Diversity Programs held a virtual culture workshop on Sept. 23.
The event, part of a series titled “How to Improve Your Campus Culture: An Overview of Micro-aggressions in the Academic Workplace,” was organized by Mamie Thorns, the special assistant to the president of Diversity Programs.
“The Cultural Competency Dialogues address improving the campus culture in matters relating to diversity,” Thorns said. “The virtual sessions address the physical, psychological and environmental effects of micro-aggressions in the workplace. The presenters then work with the participants to develop strategies to address and remove micro-aggressions from the workplace.”
The workshop was presented by Myron Anderson, the founding vice president for Inclusive Excellence at the University of Texas at San Antonio, and Kathryn Young, a professor of secondary education at Metropolitan State University of Denver.
The main focus of the workshop was micro-aggressions.
“If you’re unfamiliar with the term,” Thorns said, “micro-aggressions are defined as a comment or action that subtly and often unconsciously/unintentionally expresses a prejudice or stereotyping attitude toward a member of a marginalized group.”
To create a positive campus environment, it is important for students and staff to recognize that micro-aggressions exist, as well as to work on how to eliminate them, she said.
During the workshop, Young explained that micro-aggressions stem from implicit bias, or certain unconscious prejudices that people hold and become activated involuntarily.
“Micro-aggressions can show up in policies and procedures, and we need to do a deep dive to identify and eliminate them,” Thorns said. “We can do this at the classroom level, at the department level and at the university level. These workshops can help us to identify and eliminate those micro-aggressions.”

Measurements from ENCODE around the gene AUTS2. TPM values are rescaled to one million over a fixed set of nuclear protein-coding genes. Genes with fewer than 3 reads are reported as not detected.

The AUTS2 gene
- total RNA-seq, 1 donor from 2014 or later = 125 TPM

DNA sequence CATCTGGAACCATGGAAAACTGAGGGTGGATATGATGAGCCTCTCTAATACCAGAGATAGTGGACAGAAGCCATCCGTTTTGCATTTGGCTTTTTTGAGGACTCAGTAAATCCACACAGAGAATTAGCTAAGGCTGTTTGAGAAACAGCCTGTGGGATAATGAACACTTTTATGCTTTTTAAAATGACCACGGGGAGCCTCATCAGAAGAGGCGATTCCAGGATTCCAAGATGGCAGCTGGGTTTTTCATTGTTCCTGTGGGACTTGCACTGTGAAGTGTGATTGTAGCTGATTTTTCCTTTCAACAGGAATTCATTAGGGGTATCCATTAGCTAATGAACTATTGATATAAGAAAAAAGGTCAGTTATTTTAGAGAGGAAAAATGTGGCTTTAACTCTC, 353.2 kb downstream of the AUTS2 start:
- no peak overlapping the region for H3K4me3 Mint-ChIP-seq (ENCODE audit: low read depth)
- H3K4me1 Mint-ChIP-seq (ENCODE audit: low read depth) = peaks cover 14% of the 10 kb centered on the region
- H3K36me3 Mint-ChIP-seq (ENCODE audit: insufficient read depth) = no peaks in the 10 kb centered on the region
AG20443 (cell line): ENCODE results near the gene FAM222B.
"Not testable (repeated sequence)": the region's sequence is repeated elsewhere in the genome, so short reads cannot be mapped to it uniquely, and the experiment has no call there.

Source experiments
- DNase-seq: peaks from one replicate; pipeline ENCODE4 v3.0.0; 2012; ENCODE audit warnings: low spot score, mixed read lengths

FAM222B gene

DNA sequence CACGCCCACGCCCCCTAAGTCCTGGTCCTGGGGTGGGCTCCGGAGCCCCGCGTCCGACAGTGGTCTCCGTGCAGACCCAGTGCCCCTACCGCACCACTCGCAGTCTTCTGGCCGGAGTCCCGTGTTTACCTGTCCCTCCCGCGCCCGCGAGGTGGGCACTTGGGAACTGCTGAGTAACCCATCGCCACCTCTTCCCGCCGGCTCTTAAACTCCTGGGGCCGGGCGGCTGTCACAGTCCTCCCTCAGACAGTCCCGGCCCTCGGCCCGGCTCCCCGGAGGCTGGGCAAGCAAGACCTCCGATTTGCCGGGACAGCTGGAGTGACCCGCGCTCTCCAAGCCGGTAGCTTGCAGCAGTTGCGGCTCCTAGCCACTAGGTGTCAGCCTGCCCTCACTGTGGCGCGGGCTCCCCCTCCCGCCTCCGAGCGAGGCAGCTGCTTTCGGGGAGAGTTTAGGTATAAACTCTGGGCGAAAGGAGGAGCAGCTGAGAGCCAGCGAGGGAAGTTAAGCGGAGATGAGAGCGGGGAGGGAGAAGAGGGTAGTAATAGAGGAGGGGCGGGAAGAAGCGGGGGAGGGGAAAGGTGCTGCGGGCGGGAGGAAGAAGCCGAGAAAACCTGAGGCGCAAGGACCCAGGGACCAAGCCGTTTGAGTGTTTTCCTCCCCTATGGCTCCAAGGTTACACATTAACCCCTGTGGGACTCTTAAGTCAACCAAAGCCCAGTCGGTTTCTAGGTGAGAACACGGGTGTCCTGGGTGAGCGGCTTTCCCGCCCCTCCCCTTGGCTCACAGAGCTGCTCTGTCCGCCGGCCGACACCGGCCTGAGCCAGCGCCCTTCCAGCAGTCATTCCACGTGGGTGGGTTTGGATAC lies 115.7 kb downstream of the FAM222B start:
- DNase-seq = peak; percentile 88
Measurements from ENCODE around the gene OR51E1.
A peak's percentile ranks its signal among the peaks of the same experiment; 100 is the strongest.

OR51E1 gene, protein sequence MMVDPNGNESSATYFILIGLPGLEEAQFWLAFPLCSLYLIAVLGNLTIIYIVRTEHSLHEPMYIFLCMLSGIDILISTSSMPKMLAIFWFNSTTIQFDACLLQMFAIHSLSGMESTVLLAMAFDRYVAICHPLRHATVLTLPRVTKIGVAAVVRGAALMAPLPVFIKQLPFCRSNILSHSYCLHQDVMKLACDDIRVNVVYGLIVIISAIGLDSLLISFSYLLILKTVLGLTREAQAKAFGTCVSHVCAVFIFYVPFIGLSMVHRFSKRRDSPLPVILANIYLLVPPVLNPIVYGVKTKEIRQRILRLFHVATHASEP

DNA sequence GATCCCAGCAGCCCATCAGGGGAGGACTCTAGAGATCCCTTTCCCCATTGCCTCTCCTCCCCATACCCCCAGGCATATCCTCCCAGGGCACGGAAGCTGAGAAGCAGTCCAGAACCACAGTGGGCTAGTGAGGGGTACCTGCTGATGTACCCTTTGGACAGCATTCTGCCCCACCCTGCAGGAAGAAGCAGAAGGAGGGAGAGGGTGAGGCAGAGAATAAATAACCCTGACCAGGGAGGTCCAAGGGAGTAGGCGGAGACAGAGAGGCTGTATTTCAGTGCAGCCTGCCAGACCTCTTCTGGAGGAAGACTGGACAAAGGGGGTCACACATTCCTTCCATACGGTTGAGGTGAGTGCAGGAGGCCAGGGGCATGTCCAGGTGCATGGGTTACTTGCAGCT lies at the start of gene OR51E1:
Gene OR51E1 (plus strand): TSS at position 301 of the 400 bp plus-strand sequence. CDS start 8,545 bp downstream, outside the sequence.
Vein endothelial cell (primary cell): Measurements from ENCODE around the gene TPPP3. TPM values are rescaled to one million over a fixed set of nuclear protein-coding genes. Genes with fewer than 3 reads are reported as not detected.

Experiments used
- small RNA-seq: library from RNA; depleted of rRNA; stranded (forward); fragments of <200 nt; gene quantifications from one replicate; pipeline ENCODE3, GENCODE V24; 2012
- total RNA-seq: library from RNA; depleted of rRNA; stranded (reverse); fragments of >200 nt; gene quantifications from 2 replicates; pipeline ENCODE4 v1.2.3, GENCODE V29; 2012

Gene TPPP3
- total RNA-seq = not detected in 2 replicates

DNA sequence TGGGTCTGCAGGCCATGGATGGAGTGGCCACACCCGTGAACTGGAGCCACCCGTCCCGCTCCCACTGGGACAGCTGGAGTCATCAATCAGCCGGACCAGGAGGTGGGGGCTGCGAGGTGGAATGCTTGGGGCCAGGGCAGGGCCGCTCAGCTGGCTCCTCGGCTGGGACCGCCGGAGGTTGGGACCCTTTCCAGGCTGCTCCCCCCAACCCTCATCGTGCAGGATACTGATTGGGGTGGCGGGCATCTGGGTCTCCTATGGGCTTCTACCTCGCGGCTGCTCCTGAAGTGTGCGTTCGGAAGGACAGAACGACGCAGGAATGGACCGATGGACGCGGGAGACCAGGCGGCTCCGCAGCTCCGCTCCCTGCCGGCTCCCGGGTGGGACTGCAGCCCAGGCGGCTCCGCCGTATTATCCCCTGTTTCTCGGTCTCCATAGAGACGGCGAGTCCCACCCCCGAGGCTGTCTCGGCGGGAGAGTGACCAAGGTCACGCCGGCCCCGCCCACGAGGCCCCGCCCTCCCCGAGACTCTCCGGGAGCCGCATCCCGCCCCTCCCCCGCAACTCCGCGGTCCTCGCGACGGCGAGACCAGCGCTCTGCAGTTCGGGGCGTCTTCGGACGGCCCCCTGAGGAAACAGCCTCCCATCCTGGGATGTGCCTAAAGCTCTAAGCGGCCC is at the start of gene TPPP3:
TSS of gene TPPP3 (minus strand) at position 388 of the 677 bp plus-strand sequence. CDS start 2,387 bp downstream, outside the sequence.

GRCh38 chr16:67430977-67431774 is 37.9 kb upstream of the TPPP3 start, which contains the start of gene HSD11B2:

Thorns described her own experiences with micro-aggressions and the negative impacts of such prejudices.
“I’m originally from Mississippi,” Thorns said. “One example of a micro-aggression could involve a stranger learning that information and assuming that I am not educated because of stereotypes associated with people who grew up in the South. That … can lead to a toxic relationship, influence a job interview and isolate an individual in a negative way.”
She explained that eliminating micro-aggressions is beneficial to many.
“Eliminating those negative outcomes would be beneficial to everyone involved beneficial to the person who is being educated about understanding their own micro-aggressions and beneficial to the person who is suffering because of the micro-aggression,” she said.
During the workshop, Anderson stressed the importance of becoming informed of micro-aggressions, as well as educating others on the topic.
“If you know better,” Anderson said, “you can do better.”
Thorns said it is important to remember that, just because someone commits a micro-aggression, it does not make them a bad person.
“We all may be guilty of exhibiting micro-aggressions and not realize it,” Thorns said. “It means you would benefit from understanding how to identify those micro-aggressions and how to eliminate them.”
Students and staff can expect to see more sessions like this one later on in the semester.
“The participants in this latest session are indicating they want more,” Thorns said. “We are working on scheduling the next Cultural Competency Dialogue for this year.”
These topics can be difficult to talk about, Young said, but it is important to stay informed.
“The most important thing to do is to stay in the conversation and be super uncomfortable sometimes,” Young said.
To learn more about the top- ics covered in this event, Thorns recommended checking out Anderson and Young’s co-authored book, “Fix Your Climate: A Practical Guide to Reducing Micro-aggressions, Micro-bullying, and Bullying in the Academic Workplace.”
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